Cin­na­mon, GGG the toast of Ve­gas

Sunday Tribune - - NEWS&VIEWS - Clin­ton van der Berg On Twit­ter: Clin­tonv

FOR true box­ing fans, the real fight of the year was the one that took place early this morn­ing be­tween Gen­nady “GGG” Golovkin and Saul “Canelo” Al­varez for the world mid­dleweight cham­pi­onship.

Las Ve­gas loves a good thrash and to be in the mid­dle of the whirl­wind this week, as I was, gave a strong in­di­ca­tion of how ro­bust and pop­u­lar the sport con­tin­ues to be in the US. De­spite the head­lin­ers be­ing for­eign – Golovkin from Kaza­khstan, Al­varez from Mex­ico – the buzz was re­mark­able. All 20 000 tick­ets were sold out in a day, the cheap­est for R4 800.

It’s dif­fer­ent in other US cities, but it’s easy to tell when there’s a big fight in Las Ve­gas. The box­ers’ faces were plas­tered ev­ery­where, not least on the side of the MGM Grand, the big­gest ho­tel in the city (5 700 rooms), and the sports books pushed it hard. In­evitably, high rollers dropped huge dol­lars on the su­per fight. I wasn’t one of them, my puny $10 (R132) on a Golovkin win the clos­est I came to risk­ing a punt.

The fight was also broad­cast on close-cir­cuit tele­vi­sion in bars and casi­nos, so the pro­mo­tional push was strong there too. Ev­ery­where you turned, there was the bearded Mex­i­can and his Kazakh ri­val, their faces beam­ing down on thou­sands of tourists.

Golovkin has boxed all over the world, but, re­mark­ably, this was his first time in the City of Sin. His broad smile as he forced his way through a crowd seven-deep at the “grand ar­rival” in the ho­tel lobby on Tues­day in­di­cated that he loved every mo­ment. De­spite be­ing the so-called B-side in the fight, the en­ergy and ex­cite­ment swirled around him, not­with­stand­ing it em­a­nat­ing mostly from Lati­nos in sup­port of Al­varez, nick­named Canelo (Span­ish for cin­na­mon), be­cause of his red hair. The hype was ramped up even more, with it be­ing Mex­ico In­de­pen­dence week­end.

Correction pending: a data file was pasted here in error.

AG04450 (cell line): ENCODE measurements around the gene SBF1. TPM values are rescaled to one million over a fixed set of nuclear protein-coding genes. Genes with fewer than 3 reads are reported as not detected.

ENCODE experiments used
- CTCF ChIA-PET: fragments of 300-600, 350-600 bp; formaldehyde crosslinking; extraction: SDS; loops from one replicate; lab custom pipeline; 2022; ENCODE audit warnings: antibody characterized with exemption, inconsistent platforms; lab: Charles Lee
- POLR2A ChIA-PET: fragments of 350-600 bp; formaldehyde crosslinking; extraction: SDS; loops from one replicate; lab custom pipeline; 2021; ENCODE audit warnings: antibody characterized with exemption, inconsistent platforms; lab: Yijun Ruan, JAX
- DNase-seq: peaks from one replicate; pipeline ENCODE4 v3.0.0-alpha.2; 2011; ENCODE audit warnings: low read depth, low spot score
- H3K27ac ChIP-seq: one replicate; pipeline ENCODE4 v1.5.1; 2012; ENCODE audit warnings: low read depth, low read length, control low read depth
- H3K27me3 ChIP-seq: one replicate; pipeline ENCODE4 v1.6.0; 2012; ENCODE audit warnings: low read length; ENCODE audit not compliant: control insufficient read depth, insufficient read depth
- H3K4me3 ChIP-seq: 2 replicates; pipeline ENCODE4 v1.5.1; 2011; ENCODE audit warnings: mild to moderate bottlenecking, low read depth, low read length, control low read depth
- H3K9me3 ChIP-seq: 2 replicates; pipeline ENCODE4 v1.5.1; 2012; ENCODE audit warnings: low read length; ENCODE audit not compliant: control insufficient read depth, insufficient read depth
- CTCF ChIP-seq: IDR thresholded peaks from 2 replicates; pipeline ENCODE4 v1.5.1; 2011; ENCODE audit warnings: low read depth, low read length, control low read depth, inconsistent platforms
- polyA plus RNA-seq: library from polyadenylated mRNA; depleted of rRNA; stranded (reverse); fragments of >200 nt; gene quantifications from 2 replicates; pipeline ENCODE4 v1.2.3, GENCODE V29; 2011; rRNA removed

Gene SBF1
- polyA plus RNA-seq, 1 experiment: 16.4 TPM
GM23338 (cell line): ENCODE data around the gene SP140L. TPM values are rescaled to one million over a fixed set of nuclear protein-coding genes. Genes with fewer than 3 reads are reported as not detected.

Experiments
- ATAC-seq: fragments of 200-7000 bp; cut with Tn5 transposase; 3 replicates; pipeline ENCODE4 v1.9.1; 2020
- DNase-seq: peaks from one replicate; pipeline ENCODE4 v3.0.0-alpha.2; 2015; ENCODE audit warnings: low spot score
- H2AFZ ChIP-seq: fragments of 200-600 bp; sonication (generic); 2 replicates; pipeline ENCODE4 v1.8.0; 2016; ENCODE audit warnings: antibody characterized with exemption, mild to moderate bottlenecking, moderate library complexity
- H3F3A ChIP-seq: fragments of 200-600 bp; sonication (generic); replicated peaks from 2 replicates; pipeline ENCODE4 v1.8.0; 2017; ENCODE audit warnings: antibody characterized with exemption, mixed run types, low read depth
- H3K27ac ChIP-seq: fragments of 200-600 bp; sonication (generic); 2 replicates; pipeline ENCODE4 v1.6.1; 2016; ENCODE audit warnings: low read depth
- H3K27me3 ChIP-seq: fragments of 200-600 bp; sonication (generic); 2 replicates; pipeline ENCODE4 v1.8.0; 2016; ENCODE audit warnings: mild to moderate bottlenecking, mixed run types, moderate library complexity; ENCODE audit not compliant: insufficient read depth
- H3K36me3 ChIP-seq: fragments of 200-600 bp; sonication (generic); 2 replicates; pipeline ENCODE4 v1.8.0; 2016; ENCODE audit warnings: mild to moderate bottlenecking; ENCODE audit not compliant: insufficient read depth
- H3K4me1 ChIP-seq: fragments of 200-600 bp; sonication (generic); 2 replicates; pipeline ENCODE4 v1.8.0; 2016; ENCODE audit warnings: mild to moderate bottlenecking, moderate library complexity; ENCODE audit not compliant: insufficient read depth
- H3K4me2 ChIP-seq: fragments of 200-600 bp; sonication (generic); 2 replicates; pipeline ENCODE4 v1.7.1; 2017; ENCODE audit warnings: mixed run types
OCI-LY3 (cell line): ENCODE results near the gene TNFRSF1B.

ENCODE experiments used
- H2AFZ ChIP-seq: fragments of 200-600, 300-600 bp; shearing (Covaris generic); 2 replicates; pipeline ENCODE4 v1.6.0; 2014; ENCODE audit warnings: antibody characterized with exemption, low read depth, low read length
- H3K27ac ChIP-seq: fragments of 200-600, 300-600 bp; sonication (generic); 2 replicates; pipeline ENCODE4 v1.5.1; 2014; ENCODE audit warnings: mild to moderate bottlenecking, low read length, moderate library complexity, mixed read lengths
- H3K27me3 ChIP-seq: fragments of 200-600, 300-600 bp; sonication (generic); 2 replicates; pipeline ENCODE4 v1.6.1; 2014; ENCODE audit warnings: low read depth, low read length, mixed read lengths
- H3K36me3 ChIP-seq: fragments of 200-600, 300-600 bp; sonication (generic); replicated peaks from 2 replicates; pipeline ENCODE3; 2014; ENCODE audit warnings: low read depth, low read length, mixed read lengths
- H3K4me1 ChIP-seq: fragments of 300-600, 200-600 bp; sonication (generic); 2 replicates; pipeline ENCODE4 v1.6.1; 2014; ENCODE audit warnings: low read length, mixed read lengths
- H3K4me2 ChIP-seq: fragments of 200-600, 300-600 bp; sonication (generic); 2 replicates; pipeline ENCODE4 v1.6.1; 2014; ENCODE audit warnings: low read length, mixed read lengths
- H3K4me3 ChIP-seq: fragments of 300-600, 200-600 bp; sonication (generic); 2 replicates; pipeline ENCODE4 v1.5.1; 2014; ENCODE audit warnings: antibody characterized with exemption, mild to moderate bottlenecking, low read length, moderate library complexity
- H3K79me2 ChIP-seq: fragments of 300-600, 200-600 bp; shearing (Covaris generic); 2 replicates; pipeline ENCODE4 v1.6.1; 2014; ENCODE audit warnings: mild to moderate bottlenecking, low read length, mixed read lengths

Ten-time world cham­pion and for­mer Olympic gold medal­list Os­car De La Hoya was the chief pro­moter and he knows how to give the pub­lic its juice.

His fa­mous mil­lion-dol­lar smile re­flected his hap­pi­ness at how the fight, al­most two years in the mak­ing, elec­tri­fied box­ing fans. The press con­fer­ence a day later was thrown open free to the pub­lic, who flooded the David Cop­per­field The­atre in the MGM Grand.

Such events are de­signed to be over the top, with box­ers get­ting in each other’s faces, but there was none of that. There’s no warmth be­tween the pair; they let their box­ing do the talk­ing and couldn’t pull off smack talk if they tried. Once, when Cur­tis Stevens threat­ened to put Golovkin in a cof­fin, he gave an icy stare and said, “we shall see”. Days later, on the verge of a knock­out over the brash Amer­i­can, Golovkin was im­plored to knock him out. “Just a few more rounds,” he said coldly. He wanted to draw the pain out.

The slick­est line was from his trainer, Abel Sanchez: “The sky is blue, wa­ter’s wet and Cin­na­mon’s toast.”

A prom­i­nent box­ing writer once called Las Ve­gas “the big­gest toi­let bowl in the world that can’t flush” be­cause of the many seedy things to have oc­curred around big fights here. In­deed, the 21st an­niver­sary of Tu­pac Shakur’s death by shoot­ing, in the wake of a mad Mike Tyson fight week­end, was this week. But Las Ve­gas has cleaned up, de­spite some box­ing judges still turn­ing in du­bi­ous cards.

Tyson him­self con­tin­ues to be prom­i­nent in the city, where he ex­pe­ri­enced some of his best (and worst) mo­ments as a fighter.

He lives here, too, where his one-man show, The Undis­puted Truth, is a hot ticket on the strip. To hear him talk about life af­ter box­ing, not least his role in movies which has ex­tended his wild pop­u­lar­ity, was R1 000 well spent.

For $300 (R4 000), fans could line up, have a box­ing glove au­to­graphed by Tyson and a photograph taken with the for­mer cham­pion at a lo­cal sport shop. It was a place burst­ing with peo­ple and mem­o­ra­bilia, in­clud­ing one of Shaquille O’neal’s size-22 Ree­bok shoes.

There was also a signed pic­ture of Tyson with Muham­mad Ali. “Ali was the great­est, but I was the bad­dest,” Tyson scrawled.

What hap­pens in Ve­gas stays in Ve­gas isn’t strictly true. For a box­ing fan, what hap­pens in Ve­gas is what makes the sport so com­pelling and elec­tric.

Newspapers in English

Newspapers from South Africa

© PressReader. All rights reserved.